EVERETT — Snohomish County has agreed to pay $750,000 to settle three discrimination lawsuits filed by ex-employees who worked under former county prosecutor Mark Roe.
A fourth civil lawsuit is still ongoing in King County Superior Court.
The lawsuits focused on the office’s culture under Roe, who served as the county’s top prosecutor from 2009 until he retired at the end of 2018. The plaintiffs accused Roe of creating a hostile workplace, rife with insensitive comments, crude innuendos and derogatory slurs.
Roe declined to comment on the specifics of the settlements.
“As long as any of the cases are still active, I am not going to say anything more about them than what I did when the first was filed,” Roe wrote in an email Wednesday. “I will say that I have great trust and faith in the people handling these cases for the county, and complete confidence in the decisions they make.”
Roe previously called the bulk of the allegations made by the first plaintiff, Bob Lenz, “either completely false and untrue, or grossly twisted and distorted.”
Prosecutor Adam Cornell, who ran unopposed to become the prosecutor after Roe, said on Wednesday he would let the settlements “speak for themselves.”
“Since I took office, my leadership team and I have been committed to providing all employees the healthiest, most productive, responsible, and respectful work environment possible,” he said in an email to The Daily Herald.
Robin Williams Phillips, a Seattle attorney who represents three of the four plaintiffs, said the public still ought to keep a close eye on the office.
“Given the amount of money that Snohomish County taxpayers have paid out on these cases, they should be concerned with the ongoing conduct, particularly in the prosecuting attorney’s office,” she said.
The Snohomish County Council approved a $175,000 payout this month in the case of Lenz, the office’s former operations manager, who claimed that he faced retaliation for complaining about the workplace atmosphere, stating his office was moved and his responsibilities were taken away as a result.
The council in December approved payouts in two more cases brought by Roe’s former employees.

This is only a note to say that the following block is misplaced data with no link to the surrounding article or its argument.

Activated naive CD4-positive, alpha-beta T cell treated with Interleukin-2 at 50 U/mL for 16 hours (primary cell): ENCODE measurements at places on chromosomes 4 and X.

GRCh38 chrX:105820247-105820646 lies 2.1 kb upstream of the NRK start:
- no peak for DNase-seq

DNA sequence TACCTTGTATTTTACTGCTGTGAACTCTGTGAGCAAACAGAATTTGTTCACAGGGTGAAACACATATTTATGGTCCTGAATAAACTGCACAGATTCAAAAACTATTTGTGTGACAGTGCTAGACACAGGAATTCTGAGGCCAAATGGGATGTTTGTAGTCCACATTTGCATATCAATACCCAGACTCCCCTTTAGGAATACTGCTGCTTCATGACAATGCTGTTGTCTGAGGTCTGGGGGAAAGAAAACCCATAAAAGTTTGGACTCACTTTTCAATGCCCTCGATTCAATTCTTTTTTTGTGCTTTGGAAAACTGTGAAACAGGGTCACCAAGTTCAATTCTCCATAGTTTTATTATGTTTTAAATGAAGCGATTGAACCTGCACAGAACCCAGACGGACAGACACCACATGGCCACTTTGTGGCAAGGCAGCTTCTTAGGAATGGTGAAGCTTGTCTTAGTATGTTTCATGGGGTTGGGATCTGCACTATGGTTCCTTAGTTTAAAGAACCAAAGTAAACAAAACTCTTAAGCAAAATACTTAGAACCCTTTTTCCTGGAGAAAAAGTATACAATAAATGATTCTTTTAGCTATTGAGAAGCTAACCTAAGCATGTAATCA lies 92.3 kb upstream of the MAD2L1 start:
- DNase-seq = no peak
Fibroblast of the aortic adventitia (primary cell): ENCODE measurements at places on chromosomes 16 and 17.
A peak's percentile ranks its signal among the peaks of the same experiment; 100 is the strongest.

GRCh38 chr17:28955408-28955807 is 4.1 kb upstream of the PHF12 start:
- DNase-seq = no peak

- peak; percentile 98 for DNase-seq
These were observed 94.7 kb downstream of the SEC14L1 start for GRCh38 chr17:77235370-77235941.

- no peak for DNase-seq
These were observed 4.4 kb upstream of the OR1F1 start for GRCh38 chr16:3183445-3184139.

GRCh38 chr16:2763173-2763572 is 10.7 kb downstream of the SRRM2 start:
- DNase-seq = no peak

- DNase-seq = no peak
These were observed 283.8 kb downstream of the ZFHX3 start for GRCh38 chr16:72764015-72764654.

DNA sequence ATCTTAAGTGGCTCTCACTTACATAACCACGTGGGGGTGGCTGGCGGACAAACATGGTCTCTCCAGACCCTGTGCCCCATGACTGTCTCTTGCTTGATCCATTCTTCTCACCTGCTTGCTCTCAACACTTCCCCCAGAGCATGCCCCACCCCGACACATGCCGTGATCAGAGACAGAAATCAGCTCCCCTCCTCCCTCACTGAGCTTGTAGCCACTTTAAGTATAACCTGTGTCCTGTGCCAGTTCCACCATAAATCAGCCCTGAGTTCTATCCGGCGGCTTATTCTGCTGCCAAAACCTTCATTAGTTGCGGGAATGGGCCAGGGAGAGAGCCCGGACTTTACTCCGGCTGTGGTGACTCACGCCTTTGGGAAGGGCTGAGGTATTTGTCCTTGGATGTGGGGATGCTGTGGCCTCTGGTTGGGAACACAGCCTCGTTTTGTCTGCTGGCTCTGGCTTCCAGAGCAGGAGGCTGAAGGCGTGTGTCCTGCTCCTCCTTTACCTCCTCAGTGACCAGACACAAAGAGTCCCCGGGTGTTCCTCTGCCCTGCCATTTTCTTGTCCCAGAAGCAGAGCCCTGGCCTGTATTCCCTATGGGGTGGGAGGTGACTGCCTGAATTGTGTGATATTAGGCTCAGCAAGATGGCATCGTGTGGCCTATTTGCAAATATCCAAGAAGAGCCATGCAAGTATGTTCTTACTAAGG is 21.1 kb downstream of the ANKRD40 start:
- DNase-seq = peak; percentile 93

A $325,000 settlement ended a lawsuit filed by Kari King, a former victim advocate who claimed the county “did nothing to stop the discriminatory actions.”
Roe would “openly discuss his preference for skinny women,” refer to men in his office as “retards” or homophobic slurs and call heavyset women “cows,” according to King’s lawsuit.
The same month, a $250,000 payout was authorized in the case of former deputy prosecutor Theodor “Ted” Mueser, who alleged he suffered “adverse employment actions” after he complained about an environment that made men “feel threatened and harassed.”
Roe previously acknowledged in a written response to The Herald that he’d engaged in “playful banter” and acted casually outside of the courtroom, but strongly denied King’s claims.
“Most of what Ms. King alleges is patently false, and did not occur, and to the extent anything did occur or was said, her lawsuit embellishes, exaggerates, distorts, and takes them totally out of context,” he wrote.
The payouts in the King and Lenz cases did not include an admission of wrongdoing by the county, according to documents provided by the Snohomish County Prosecutor’s Office.
A resolution has yet to be reached in the case of former deputy prosecutor Dana Bittinger, who sued the county in October, echoing claims that Roe made inappropriate and vulgar comments during her employment from 2010 to 2019.
“Until the current litigation is concluded, it would be inappropriate for me to comment further about the pending case or any settlement agreements between the County and Plaintiffs,” Cornell said in an email.
Bittinger’s lawsuit accuses Roe of a slew of inappropriate phrases or actions, some of which were mentioned in the other lawsuits.
Bittinger also alleged that female attorneys were often “passed up for promotion,” and that she and other mothers working at the office were denied full maternity leave. According to the lawsuit, when Bittinger complained, Roe called her names and promoted younger, less-experienced male attorneys before her. The lawsuit states he also offered her less merit pay than male counterparts, and that after she complained in an employment satisfaction survey, he refused to greet her, sneered at her and called her names.
“Mark Roe’s retaliatory conduct was so severe,” Bittinger’s claim says, “the plaintiff was forced to take a medical leave of absence.”
Rachel Riley: 425-339-3465; firstname.lastname@example.org. Twitter: @rachel_m_riley